The Category A listed Holy Trinity is the most historic church in St Andrews. The church was initially built on land, close to the south-east gable of the Cathedral, around 1144, and was dedicated in 1234 by Bishop David de Bernham. It then moved to a new site on the north side of South Street between 1410–1412 by bishop Warlock. Much of the architecture feature of the church was lost in the re-building by Robert Balfour between 1798–1800. The church was later restored to a (more elaborately decorated) approximation of its medieval appearance between 1907–1909 by MacGregor Chambers.

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Founded: 15th century
Category: Religious sites in United Kingdom

Rating

4.7/5 (based on Google user reviews)

User Reviews

James Waters (2 years ago)
Lovely church but also always a lot going on for everyone - exhibitions, events, etc
Clare Stewart (2 years ago)
Beautiful church with info boards
audrey ainsley (2 years ago)
This is the religious home of many people, past and present in St.Andrews. This is the Church of Scotland Parish church. All are welcome.
Gerhard Olivier (2 years ago)
As a building it is amazing. Not attended a service yet, but the pews rock the ESV Bible.
Grace Darling Williamson (2 years ago)
Nice place. Friendly people, nice lady Minister. All good :)
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Palazzo Colonna

The Palazzo Colonna is a palatial block of buildings built in part over ruins of an old Roman Serapeum, and has belonged to the prestigious Colonna family for over twenty generations.

The first part of the palace dates from the 13th century, and tradition holds that the building hosted Dante in his visit to Rome. The first documentary mention notes that the property hosted Cardinal Giovanni and Giacomo Colonna in the 13th century. It was also home to Cardinal Oddone Colonna before he ascended to the papacy as Martin V (1417–1431).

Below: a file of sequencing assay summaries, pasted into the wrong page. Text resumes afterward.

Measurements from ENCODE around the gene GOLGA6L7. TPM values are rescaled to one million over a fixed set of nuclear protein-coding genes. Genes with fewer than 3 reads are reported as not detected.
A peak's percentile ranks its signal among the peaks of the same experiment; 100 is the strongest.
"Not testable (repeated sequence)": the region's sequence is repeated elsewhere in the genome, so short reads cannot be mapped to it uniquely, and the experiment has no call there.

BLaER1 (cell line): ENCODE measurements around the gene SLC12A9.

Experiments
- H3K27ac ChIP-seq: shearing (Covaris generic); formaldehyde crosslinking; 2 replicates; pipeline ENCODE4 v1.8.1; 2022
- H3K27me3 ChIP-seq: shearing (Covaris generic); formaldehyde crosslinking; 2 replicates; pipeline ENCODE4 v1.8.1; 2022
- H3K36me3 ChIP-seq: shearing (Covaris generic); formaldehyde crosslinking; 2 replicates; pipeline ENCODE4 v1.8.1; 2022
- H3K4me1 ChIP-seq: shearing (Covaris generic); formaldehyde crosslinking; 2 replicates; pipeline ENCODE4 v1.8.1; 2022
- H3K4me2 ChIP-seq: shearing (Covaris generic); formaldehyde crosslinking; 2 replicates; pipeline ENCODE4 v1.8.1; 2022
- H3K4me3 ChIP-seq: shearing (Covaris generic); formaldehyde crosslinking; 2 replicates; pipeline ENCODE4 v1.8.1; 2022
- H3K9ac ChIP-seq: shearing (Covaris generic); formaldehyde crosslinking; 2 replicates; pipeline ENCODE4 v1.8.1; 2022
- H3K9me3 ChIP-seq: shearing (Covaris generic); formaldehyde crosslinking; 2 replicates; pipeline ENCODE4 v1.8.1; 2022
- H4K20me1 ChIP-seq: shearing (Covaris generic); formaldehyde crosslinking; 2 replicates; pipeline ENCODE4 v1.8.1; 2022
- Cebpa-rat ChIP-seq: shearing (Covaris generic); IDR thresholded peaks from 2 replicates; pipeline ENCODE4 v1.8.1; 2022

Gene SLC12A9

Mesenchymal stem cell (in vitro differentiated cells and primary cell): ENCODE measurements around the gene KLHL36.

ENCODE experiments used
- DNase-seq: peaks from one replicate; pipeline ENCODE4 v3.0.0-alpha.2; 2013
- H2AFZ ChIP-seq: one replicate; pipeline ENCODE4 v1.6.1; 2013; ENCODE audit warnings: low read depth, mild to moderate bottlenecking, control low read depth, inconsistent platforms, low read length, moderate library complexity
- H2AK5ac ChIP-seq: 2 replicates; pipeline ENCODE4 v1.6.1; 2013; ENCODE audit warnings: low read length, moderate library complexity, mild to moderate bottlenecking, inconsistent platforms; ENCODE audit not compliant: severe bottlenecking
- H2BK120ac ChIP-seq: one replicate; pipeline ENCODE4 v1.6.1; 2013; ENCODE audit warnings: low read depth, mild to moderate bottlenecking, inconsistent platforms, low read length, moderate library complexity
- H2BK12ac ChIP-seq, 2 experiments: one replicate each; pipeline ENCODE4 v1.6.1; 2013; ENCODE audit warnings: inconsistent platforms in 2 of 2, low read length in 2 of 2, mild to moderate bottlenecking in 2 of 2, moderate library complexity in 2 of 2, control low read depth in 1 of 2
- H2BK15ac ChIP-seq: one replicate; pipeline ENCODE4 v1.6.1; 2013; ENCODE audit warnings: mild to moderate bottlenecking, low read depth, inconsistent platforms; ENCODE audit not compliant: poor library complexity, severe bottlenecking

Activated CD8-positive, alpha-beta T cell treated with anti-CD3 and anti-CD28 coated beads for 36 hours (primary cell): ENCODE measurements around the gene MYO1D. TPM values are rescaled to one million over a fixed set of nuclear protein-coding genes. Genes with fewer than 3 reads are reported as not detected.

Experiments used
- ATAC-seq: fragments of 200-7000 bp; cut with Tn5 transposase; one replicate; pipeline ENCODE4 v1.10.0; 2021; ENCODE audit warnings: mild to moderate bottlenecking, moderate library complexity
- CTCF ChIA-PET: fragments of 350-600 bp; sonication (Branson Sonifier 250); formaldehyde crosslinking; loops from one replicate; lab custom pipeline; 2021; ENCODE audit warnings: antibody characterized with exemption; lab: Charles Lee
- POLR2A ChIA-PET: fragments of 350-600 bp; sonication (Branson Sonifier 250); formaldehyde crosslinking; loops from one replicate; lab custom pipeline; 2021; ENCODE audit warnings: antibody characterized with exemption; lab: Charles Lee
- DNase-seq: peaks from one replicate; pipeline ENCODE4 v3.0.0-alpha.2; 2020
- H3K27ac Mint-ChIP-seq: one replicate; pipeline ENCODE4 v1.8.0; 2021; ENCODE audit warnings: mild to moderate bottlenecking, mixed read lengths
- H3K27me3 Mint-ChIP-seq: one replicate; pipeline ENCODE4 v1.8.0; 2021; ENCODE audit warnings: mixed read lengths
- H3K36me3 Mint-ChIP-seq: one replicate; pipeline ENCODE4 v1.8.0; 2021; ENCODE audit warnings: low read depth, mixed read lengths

With his passing, the palace was sacked during feuds, and the main property passed into the hands of the Della Rovere family. It returned to the Colonna family when Marcantonio I Colonna married Lucrezia Gara Franciotti Della Rovere, the niece of pope Julius II. The Colonna"s alliance to the Habsburg power, likely protected the palace from looting during the Sack of Rome (1527).

Starting with Filippo Colonna (1578–1639) many changes have refurbished and create a unitary complex around a central garden. Architects including Girolamo Rainaldi and Paolo Marucelli labored on specific projects. Only in the 17th and 18th centuries were the main facades completed. Much of this design was completed by Antonio del Grande (including the grand gallery), and Girolamo Fontana (decoration of gallery). In the 18th century, the long low facade designed by Nicola Michetti with later additions by Paolo Posi with taller corner blocks (facing Piazza Apostoli) was constructed recalls earlier structures resembling a fortification.

The main gallery (completed 1703) and the masterful Colonna art collection was acquired after 1650 by both the cardinal Girolamo I Colonna and his nephew the Connestabile Lorenzo Onofrio Colonna and includes works by Lorenzo Monaco, Domenico Ghirlandaio, Palma the Elder, Salviati, Bronzino, Tintoretto, Pietro da Cortona, Annibale Carracci (painting of The Beaneater), Guercino, Francesco Albani, Muziano and Guido Reni. Ceiling frescoes by Filippo Gherardi, Giovanni Coli, Sebastiano Ricci, and Giuseppe Bartolomeo Chiari celebrate the role of Marcantonio II Colonna in the battle of Lepanto (1571). The gallery is open to the public on Saturday mornings.

The older wing of the complex known as the Princess Isabelle"s apartments, but once housing Martin V"s library and palace, contains frescoes by Pinturicchio, Antonio Tempesta, Crescenzio Onofri, Giacinto Gimignani, and Carlo Cesi. It contains a collection of landscapes and genre scenes by painters like Gaspard Dughet, Caspar Van Wittel (Vanvitelli), and Jan Brueghel the Elder.

Along with the possessions of the Doria-Pamphilij and Pallavacini-Rospigliosi families, this is one of the largest private art collections in Rome.